3:06 – Jane Fonda, actress/workout entrepreneur, and Peggy Lipton, actress/wife of Quincy Jones

3:11 – Dyan Cannon, actress

3:22 – Joey Amalfitano, Los Angeles Dodgers coach, and Tommy Lasorda, Los Angeles Dodgers manager

3:39 – Clarence Williams III, actor (far right)


So no Ol’ Blue Eyes except in retrospective footage, but we get Missing Persons instead. Whee!

Anyway, the song became the title track for L.A. Is My Lady, which was released on Jones’ label Q Records. (Sinatra’s label normally was Reprise, which he’d sold off to Warner Brothers a few years after starting it.) “L.A. Is My Lady” didn’t become the hit everybody expected (it didn’t even make the Billboard Hot 100, although it did peak at #34 on the AC chart), and with the synthesizer dominating the arrangements it couldn't be duplicated easily in concert. (According to, Sinatra did use it pretty regularly between 1984 and 1986, but I think it was gone thereafter.) It’s available for download or streaming either on L.A. Is My Lady and the best-of Sinatra Sings Alan & Marilyn Bergman, and there are few live versions (with a notably different, small-combo jazz arrangement) for streaming or download as well.

(Cross posted to Yesterday, Today, and Tomorrow.)

Sunday, May 16, 2021

Superhits 1979, Week 48


By Curt Alliaume


Here come the ballads. And disco was changing into something different, and not better.


Barry Manilow, “Ships,” #9, 12/1/1979

First single from Manilow’s album One Voice, and this is an odd one: it was written by rocker Ian Hunter, who’d released it earlier in the year on his LP You’re Never Alone With a Schizophrenic. It was about Hunter’s relationship with his father (Manilow’s own father abandoned his family when Manilow was very young). Hardly the stuff of tender ballads, but they made it work here. From a design standpoint, One Voice was the last Manilow album to use that very 1970s logo font for his name on the album cover—presumably somebody at Arista finally wised up that it had gotten passé. This isn’t the greatest video, but at least it’s from that era.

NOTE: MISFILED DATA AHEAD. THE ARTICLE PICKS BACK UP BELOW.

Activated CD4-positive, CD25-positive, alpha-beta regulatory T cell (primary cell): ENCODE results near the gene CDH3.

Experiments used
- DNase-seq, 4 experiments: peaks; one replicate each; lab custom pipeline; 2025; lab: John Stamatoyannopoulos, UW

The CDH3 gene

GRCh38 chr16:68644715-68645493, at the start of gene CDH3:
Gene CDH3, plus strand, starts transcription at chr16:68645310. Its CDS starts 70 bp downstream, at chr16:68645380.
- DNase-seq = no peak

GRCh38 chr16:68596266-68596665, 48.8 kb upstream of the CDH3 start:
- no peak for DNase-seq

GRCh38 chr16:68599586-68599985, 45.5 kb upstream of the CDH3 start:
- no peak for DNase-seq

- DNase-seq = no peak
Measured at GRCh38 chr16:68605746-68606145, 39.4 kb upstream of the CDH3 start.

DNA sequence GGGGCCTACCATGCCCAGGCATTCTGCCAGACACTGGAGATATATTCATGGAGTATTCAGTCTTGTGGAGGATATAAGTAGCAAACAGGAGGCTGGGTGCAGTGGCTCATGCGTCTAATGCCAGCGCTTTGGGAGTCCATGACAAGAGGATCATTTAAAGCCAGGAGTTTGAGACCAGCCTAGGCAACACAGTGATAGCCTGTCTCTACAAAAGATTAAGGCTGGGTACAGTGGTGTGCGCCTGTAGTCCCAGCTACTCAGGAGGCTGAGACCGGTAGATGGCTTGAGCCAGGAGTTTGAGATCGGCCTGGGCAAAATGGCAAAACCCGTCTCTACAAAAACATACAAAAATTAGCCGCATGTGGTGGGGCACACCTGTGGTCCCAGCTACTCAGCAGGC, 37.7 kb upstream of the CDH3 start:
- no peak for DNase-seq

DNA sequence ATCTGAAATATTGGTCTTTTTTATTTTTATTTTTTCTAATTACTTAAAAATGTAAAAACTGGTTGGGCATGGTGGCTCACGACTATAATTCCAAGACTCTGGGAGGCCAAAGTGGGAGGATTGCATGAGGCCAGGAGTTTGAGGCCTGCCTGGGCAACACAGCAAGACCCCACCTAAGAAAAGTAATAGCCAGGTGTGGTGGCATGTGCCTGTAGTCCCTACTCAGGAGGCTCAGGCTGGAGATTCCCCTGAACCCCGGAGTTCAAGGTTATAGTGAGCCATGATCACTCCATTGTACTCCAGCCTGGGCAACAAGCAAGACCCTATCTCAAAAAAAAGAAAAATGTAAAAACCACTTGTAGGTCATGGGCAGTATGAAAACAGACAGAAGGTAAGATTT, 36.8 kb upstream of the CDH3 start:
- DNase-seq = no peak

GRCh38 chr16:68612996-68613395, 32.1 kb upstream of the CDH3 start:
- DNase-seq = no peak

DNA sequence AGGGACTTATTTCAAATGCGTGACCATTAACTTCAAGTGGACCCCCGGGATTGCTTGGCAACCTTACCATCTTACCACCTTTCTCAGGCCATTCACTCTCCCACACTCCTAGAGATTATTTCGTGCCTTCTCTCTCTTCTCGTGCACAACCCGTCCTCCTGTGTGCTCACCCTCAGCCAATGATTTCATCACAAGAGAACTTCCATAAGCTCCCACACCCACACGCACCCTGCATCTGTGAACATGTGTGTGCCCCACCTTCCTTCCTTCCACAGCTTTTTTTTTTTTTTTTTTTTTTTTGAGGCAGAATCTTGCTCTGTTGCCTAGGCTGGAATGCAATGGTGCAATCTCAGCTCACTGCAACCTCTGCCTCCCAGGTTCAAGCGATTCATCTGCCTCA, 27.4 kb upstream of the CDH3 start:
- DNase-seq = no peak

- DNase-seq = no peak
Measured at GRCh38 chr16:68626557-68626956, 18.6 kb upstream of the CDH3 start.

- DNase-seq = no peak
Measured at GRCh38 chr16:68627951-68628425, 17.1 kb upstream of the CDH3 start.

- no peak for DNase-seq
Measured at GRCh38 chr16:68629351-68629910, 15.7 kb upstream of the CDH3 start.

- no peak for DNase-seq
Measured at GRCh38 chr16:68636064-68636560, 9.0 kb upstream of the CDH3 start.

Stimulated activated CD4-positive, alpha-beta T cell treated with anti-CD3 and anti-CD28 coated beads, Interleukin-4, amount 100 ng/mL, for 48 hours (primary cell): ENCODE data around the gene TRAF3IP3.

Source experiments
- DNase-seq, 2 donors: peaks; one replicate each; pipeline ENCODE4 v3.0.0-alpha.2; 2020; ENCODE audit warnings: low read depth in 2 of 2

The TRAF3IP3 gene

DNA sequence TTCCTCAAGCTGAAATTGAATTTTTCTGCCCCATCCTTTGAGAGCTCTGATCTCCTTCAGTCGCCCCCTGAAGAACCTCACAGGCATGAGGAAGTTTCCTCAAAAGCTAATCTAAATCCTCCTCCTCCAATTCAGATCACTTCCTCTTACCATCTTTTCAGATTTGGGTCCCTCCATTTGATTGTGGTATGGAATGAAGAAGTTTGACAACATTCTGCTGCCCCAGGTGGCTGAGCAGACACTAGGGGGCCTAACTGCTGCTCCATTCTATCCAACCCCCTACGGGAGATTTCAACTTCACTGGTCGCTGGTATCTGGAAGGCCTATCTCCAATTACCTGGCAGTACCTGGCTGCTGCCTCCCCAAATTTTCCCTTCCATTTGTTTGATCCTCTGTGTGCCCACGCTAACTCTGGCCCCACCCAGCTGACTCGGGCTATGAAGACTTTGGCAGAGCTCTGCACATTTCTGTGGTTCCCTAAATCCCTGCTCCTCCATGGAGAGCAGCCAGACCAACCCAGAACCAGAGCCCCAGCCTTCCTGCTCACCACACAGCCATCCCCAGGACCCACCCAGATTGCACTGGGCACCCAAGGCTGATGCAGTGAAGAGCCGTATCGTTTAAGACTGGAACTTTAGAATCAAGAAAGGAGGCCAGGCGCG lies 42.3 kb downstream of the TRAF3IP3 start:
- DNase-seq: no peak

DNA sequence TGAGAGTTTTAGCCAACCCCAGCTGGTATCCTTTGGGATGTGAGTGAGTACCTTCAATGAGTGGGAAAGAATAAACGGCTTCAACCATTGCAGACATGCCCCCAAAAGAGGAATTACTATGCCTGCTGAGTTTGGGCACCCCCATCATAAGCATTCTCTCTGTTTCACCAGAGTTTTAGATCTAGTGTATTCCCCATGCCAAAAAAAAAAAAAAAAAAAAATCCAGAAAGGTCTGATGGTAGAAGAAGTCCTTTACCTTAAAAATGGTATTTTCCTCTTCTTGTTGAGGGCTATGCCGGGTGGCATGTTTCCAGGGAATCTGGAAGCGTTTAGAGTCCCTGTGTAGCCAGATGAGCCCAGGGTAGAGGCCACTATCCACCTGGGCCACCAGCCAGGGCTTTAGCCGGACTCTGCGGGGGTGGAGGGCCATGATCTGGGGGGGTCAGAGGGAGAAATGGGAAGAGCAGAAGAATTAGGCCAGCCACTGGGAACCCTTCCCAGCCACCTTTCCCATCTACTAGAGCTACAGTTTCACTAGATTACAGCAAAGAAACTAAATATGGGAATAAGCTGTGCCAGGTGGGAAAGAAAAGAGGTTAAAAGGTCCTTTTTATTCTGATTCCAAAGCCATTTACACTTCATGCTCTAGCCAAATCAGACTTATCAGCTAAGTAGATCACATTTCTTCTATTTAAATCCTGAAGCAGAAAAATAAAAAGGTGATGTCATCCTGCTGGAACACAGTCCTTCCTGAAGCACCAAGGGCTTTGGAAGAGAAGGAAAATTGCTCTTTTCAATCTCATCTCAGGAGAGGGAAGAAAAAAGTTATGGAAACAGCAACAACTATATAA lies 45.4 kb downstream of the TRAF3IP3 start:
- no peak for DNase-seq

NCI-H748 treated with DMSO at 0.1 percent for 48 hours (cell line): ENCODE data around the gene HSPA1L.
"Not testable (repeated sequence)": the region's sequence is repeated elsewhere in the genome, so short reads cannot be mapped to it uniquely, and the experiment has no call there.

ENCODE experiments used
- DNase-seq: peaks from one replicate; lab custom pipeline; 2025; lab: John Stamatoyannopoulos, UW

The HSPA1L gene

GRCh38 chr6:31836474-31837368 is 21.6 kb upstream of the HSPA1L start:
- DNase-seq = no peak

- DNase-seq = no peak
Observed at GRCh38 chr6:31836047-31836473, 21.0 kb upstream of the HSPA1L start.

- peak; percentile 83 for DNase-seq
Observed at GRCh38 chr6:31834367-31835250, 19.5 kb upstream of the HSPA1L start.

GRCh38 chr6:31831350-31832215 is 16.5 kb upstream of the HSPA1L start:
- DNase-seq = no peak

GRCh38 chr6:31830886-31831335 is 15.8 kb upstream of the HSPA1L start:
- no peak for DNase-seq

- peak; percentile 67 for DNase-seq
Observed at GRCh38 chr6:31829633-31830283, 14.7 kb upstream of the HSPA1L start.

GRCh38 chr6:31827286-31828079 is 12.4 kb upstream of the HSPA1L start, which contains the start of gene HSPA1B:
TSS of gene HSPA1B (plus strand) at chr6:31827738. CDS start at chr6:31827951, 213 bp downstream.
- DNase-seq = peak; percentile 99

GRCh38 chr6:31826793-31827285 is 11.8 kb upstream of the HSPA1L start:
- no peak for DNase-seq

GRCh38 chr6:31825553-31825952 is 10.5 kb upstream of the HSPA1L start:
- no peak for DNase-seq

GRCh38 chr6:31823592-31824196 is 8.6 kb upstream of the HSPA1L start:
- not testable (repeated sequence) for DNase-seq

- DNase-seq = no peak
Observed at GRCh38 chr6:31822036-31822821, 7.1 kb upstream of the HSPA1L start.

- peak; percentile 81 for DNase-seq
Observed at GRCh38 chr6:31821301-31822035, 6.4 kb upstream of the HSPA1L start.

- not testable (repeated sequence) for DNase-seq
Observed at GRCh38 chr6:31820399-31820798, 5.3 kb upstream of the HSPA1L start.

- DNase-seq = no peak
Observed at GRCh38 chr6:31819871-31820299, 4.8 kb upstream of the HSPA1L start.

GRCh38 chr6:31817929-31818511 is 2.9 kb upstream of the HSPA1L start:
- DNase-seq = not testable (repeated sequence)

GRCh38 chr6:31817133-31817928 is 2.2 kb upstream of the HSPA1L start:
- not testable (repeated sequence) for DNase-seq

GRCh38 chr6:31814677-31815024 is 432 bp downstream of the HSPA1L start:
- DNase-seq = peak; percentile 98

Anne Murray, “Broken Hearted Me,” #12, 12/1/1979

Capitol Records had Murray in the studio as much as they could there for a few years; she wound up releasing four studio albums in a little over two years between 1978 and 1980. I’ll Always Love You was the parent album for “Broken Hearted Me” (which somewhat gave lie to the album title sentiment), and became Murray’s fourth platinum album in her native Canada (it only reached gold in the States). “Broken Hearted Me” was written by Randy Goodrum, who had also written her “You Needed Me” (plus Michael Johnson’s “Bluer Than Blue” and Gene Cotton’s “Before My Heart Finds Out” in 1978)—he would have a long string of writing credits into the 21st century on the pop, AC, and country charts.


Chris Thompson & Night, “If You Remember Me,” #17, 12/1/1979

It didn’t start out as a Night song. “If You Remember Me” is the main theme from The Champ, which starred Jon Voight, Faye Dunaway, and Ricky Schroeder in a remake of the 1931 original. It was released as a Chris Thompson standalone single (and was originally listed as such on the Hot 100) a few weeks after Night’s second single, “Cold Wind Across My Heart,” the follow-up to their first hit “Hot Summer Nights.” But “Cold Wind Across My Heart” went nowhere, and when “If You Remember Me” made the top 40, someone at Planet Records decided it was now by Chris Thompson and Night—even though Billboard listed it otherwise, their eponymous album didn’t include the song, and it’s likely Thompson is the only band member on the song (it’s pretty heavily orchestrated; Night was, in theory anyway, a rock band). Anyway, it was added to later pressings of the album. EDIT: I originally claimed this isn’t available on Spotify; it is, but not under either Night or Chris Thompson & Night. It’s available on a Chris Thompson solo best of (albeit at a slightly slower speed than the regular release), and on The Champ soundtrack. Use “If You Remember Me” to search.